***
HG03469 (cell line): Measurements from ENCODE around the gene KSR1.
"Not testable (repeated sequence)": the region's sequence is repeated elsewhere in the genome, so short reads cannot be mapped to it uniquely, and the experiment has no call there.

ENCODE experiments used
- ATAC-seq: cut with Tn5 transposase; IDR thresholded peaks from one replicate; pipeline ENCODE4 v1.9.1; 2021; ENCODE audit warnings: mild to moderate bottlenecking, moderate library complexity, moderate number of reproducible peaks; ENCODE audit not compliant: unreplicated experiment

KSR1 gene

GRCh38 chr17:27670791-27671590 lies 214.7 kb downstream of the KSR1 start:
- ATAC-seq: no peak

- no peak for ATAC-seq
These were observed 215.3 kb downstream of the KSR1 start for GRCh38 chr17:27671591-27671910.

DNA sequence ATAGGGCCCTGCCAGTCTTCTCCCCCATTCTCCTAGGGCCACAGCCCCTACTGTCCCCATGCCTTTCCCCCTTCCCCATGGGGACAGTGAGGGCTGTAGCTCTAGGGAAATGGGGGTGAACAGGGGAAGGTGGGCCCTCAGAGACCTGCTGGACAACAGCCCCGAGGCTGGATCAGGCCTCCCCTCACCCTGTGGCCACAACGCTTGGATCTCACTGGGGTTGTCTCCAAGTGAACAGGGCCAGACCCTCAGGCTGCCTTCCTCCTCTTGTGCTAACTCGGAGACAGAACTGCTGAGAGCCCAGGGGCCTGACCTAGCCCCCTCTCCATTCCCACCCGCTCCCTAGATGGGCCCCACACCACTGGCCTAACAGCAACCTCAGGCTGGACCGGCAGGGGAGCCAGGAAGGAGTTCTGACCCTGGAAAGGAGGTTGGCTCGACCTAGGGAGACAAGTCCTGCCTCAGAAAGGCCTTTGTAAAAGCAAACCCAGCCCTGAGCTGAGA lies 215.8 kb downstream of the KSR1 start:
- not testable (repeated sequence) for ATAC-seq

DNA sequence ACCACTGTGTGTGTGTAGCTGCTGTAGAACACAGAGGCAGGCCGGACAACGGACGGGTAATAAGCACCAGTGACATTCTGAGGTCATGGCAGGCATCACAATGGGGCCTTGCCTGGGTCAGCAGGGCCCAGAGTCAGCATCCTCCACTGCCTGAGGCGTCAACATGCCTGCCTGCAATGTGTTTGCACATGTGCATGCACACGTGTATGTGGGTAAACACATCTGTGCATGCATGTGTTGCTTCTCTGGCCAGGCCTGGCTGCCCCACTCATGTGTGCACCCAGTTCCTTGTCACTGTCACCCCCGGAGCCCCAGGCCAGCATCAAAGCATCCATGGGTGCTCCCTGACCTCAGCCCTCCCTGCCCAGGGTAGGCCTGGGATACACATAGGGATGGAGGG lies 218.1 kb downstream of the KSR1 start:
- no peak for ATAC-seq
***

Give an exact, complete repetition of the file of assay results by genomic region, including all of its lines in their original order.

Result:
HG03469 (cell line): Measurements from ENCODE around the gene KSR1.
"Not testable (repeated sequence)": the region's sequence is repeated elsewhere in the genome, so short reads cannot be mapped to it uniquely, and the experiment has no call there.

ENCODE experiments used
- ATAC-seq: cut with Tn5 transposase; IDR thresholded peaks from one replicate; pipeline ENCODE4 v1.9.1; 2021; ENCODE audit warnings: mild to moderate bottlenecking, moderate library complexity, moderate number of reproducible peaks; ENCODE audit not compliant: unreplicated experiment

KSR1 gene

GRCh38 chr17:27670791-27671590 lies 214.7 kb downstream of the KSR1 start:
- ATAC-seq: no peak

- no peak for ATAC-seq
These were observed 215.3 kb downstream of the KSR1 start for GRCh38 chr17:27671591-27671910.

DNA sequence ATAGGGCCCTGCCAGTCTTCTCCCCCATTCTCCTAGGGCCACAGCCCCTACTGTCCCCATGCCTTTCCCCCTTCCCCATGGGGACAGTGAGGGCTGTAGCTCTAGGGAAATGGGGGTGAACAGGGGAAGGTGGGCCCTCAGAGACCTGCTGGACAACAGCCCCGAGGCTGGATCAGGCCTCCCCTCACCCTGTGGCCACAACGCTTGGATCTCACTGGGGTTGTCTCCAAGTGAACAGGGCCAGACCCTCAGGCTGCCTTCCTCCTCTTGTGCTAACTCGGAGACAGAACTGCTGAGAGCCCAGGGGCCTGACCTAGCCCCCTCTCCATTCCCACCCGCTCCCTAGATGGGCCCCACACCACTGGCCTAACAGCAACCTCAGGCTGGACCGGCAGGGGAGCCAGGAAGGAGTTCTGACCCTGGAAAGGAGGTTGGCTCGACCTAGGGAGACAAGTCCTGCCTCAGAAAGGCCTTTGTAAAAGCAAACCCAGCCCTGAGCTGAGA lies 215.8 kb downstream of the KSR1 start:
- not testable (repeated sequence) for ATAC-seq

DNA sequence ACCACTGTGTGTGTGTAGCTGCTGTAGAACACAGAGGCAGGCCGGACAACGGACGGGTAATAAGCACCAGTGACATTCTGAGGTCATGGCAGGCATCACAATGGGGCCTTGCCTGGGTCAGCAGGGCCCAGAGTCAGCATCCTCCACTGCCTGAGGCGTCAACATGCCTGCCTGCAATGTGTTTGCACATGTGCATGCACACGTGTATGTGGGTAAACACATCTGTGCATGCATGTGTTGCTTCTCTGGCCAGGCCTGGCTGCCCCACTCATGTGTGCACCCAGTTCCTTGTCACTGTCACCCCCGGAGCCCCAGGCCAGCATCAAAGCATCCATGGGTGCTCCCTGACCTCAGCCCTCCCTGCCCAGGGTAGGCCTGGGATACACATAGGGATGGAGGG lies 218.1 kb downstream of the KSR1 start:
- no peak for ATAC-seq